There are few countries in the world that have embraced the concept of the music festival as readily as the British. Come sun, wind, or rain and mud, thousands of people across the land can be found spending their summer weekends under canvas by night and in front of stacks of speakers by day.
The reason for such behaviour? Simply the extraordinary choice of music festivals on offer across the UK. There are the big guns, drawing music’s most famous names, such as Glastonbury, Reading and Leeds and the Isle of Wight and the more bijou gatherings such as Bestival, Latitude and Secret Garden. All of which means there is something for everyone – whether a jazz lover, rock ‘n’ roller or devotee of Polynesian nose flute music.
Maybe it’s a curious quirk of the British spirit that such a quantity and diversity of events exist in a country whose weather is so ill-suited to staging them. But perhaps it’s for that very reason that music festivals in the British Isles have an atmosphere of fun, spontaneity and excitement unrivalled anywhere else.
Each festival has its own unique flavour and feel, but the universal expectation is that the punters are faced with a few days and nights in a field, though this can range from glamping in a well-appointed yurt to toughing it out in a flimsy portable tent.
Whatever the expectations, the best festival-goers are those who can maintain a carefree, sunny spirit, no matter how deep the mud. But spontaneity, when confronted by crowds, queues and adverse weather, is greatly aided by strategic planning. It helps to be well organised:
• Plan ahead and if you are going in a group make sure that each party-member has an allocated list of contributions (eg water supplies, drink, folding chairs, gazebo). It helps if one person is appointed the group organiser, and they can coordinate everyone else.
• A trolley or wheelbarrow will be invaluable when it comes to transporting kit from the carpark to the campsite. Many festivals hire out trolleys, but these can be expensive and elusive.
• Choose where to pitch your tent with care. Avoid sites at the bottom of hills (rainwater run-off and mudslides can be a real hazard) or near communal taps, where there will be heavy foot traffic. Make sure you’re not on the main route to the festival arena and avoid sites downwind of the loos at all costs.
• Use picnic rugs, folding chairs or even a lightweight gazebo to create a communal space outside the tent /s – an ideal relaxing spot for weary festival-goers who are satiated with the music and severely sleep-deprived after several days camping.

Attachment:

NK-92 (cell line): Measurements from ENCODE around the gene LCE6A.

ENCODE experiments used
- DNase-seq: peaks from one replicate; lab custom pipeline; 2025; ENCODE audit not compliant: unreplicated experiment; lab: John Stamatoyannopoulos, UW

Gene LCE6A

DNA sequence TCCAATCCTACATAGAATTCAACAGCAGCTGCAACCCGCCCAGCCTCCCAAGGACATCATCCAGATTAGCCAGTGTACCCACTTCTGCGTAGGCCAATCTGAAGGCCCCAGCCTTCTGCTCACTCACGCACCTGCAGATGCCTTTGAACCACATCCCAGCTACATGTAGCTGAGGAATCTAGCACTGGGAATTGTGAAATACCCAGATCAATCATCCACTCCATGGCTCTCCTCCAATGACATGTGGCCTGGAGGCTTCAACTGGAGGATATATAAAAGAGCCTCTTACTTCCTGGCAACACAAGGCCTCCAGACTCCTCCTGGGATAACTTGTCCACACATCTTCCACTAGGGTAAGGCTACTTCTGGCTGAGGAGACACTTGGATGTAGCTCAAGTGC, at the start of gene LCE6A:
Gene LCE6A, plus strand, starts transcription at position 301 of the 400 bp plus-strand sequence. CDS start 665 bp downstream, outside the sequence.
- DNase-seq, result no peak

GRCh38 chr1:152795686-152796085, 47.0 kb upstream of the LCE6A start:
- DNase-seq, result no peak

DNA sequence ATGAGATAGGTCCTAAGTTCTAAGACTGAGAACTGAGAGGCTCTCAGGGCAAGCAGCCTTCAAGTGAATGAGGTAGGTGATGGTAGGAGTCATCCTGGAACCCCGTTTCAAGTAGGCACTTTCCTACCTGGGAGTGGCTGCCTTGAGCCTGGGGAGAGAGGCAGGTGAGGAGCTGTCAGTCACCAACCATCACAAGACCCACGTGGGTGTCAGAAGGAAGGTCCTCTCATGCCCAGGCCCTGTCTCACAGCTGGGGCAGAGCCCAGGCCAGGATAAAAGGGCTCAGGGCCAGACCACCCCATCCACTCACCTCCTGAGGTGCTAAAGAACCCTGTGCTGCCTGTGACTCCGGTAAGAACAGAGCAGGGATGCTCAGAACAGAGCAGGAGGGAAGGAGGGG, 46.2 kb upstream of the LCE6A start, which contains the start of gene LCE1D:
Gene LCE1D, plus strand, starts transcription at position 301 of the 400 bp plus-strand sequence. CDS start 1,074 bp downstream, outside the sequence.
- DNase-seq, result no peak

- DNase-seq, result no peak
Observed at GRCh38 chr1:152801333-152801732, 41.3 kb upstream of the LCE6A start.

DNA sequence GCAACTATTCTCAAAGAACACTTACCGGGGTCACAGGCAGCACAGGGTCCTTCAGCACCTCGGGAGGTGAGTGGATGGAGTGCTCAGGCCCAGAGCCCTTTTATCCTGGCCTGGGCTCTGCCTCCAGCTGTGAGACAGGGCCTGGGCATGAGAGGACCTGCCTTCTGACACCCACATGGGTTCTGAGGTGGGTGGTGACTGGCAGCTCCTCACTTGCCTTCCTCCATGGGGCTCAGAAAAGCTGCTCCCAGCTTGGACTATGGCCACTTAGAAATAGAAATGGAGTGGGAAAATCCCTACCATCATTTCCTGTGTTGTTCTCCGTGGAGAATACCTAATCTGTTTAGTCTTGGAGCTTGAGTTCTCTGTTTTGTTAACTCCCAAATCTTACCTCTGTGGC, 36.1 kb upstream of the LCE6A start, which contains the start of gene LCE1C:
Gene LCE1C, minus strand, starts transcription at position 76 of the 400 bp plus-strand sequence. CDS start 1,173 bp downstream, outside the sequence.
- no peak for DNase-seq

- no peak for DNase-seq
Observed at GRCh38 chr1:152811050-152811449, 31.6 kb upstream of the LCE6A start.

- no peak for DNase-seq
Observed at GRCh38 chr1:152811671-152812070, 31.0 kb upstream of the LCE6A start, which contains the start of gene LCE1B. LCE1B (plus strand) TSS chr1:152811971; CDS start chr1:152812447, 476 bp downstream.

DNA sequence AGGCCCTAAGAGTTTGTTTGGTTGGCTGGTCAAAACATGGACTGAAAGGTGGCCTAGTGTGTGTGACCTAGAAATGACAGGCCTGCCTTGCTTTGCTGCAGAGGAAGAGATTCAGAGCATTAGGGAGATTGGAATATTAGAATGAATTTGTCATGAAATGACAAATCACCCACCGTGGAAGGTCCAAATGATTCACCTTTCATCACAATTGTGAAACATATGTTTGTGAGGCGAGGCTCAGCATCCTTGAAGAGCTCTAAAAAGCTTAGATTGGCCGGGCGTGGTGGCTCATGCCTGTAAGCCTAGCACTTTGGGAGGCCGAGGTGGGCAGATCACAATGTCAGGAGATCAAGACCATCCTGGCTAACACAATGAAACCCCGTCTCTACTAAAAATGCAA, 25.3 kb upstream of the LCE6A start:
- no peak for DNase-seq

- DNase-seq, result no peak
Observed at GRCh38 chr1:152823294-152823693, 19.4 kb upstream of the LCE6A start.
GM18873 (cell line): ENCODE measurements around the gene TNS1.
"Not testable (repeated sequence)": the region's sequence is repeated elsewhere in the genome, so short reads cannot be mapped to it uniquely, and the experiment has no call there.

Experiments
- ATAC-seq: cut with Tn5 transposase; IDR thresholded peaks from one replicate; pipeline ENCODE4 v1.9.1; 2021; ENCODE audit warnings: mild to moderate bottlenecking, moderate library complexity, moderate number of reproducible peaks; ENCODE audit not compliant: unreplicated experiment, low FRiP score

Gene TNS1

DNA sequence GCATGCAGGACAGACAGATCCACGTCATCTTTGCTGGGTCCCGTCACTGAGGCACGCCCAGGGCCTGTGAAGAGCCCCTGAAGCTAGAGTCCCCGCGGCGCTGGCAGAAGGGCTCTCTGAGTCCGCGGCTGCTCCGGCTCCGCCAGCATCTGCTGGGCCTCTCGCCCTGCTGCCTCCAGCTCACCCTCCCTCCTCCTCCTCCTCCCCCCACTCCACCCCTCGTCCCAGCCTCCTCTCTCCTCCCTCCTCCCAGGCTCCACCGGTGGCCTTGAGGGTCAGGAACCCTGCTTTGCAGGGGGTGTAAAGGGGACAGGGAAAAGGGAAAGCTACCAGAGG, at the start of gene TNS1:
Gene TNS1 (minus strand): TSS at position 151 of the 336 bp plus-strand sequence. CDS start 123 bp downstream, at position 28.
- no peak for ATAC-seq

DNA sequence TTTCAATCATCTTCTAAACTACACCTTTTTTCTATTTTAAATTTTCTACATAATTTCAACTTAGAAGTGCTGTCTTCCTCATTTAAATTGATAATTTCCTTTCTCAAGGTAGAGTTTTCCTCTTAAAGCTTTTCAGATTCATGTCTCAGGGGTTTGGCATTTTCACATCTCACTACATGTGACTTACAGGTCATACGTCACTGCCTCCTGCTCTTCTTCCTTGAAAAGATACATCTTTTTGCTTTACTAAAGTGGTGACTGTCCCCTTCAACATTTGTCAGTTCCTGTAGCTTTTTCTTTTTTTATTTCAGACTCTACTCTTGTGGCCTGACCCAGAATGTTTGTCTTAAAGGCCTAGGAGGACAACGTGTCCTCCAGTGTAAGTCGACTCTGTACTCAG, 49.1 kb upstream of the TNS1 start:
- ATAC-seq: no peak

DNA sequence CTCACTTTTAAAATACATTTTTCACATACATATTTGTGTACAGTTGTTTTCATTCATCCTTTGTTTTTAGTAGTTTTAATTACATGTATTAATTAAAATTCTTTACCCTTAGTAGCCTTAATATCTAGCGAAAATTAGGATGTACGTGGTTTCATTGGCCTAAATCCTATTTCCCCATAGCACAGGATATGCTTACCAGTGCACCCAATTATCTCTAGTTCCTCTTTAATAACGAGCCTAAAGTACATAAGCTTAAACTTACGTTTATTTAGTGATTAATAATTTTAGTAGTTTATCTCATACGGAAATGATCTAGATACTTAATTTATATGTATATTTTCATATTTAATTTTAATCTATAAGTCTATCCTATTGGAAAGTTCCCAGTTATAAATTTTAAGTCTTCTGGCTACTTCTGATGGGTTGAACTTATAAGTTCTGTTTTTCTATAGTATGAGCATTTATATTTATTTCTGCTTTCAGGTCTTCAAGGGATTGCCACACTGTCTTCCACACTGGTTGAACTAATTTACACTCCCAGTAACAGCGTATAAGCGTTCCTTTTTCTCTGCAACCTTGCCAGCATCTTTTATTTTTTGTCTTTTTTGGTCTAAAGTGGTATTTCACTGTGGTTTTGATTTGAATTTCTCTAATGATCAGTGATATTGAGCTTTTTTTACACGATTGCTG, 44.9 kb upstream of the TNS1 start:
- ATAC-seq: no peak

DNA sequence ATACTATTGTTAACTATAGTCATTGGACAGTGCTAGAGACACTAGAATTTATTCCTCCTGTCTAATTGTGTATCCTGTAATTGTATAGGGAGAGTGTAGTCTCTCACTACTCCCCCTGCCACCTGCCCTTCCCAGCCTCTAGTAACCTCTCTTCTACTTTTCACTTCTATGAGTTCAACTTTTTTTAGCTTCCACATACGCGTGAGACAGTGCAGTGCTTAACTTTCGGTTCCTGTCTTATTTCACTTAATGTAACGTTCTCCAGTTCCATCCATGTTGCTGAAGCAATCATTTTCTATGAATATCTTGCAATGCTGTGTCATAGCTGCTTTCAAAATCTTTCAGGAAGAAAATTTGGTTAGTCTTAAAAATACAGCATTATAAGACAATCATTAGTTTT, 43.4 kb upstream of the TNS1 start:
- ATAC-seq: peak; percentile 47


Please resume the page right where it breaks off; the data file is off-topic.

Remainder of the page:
• Navigating your way back to the tent late at night, when all you’ve got is a torch and your own befuddled recollections, can be a nightmare. Take a short cut by fixing a flag or pennant to the top of your tent so you can recognise amongst it the hundreds of others, which all look disturbingly similar.
• Don’t leave valuables in your tent. Make sure you’ve got plenty of cash as well as cards as you never know what the policy of bars, food stalls and refreshment facilities will be.
• Your mobile will be invaluable: it will help you round up lost members of your party, organise meeting points, liaise over dinner choices. It will also double up as a torch and camera. Most festivals offer phone charging facilities (at a price).
• Take plenty of water. It’s useful for teeth-cleaning and washing, and it’s also vital to keep well-hydrated. You will be able to refill large containers at communal taps.
• Festivals are notorious for wet weather challenges but they can also be hot and sunny and if you are outdoors all day you will be very exposed – pack a hat and plenty of sun cream and apply it regularly. Always be ready to share your sun cream with less organised festival-goers.
• Everyone is at a festival for a fun time and you’ll need to get into the party atmosphere. But if you find yourself in a particularly quiet section of the campsite, late-night antics and loud, boozy conversation won’t go down too well with your sleeping neighbours. Assess the prevailing atmosphere and act considerately.
• Clear up after yourself and be meticulous about using all the recycling facilities that are provided. You should leave your camping site pristine, with no trace of your occupancy.
• Be open to strangers, share your stuff, help out if they’re lost or disorientated. You will find that all the usual social barriers disappear at music festivals, which creates a uniquely friendly and convivial atmosphere.
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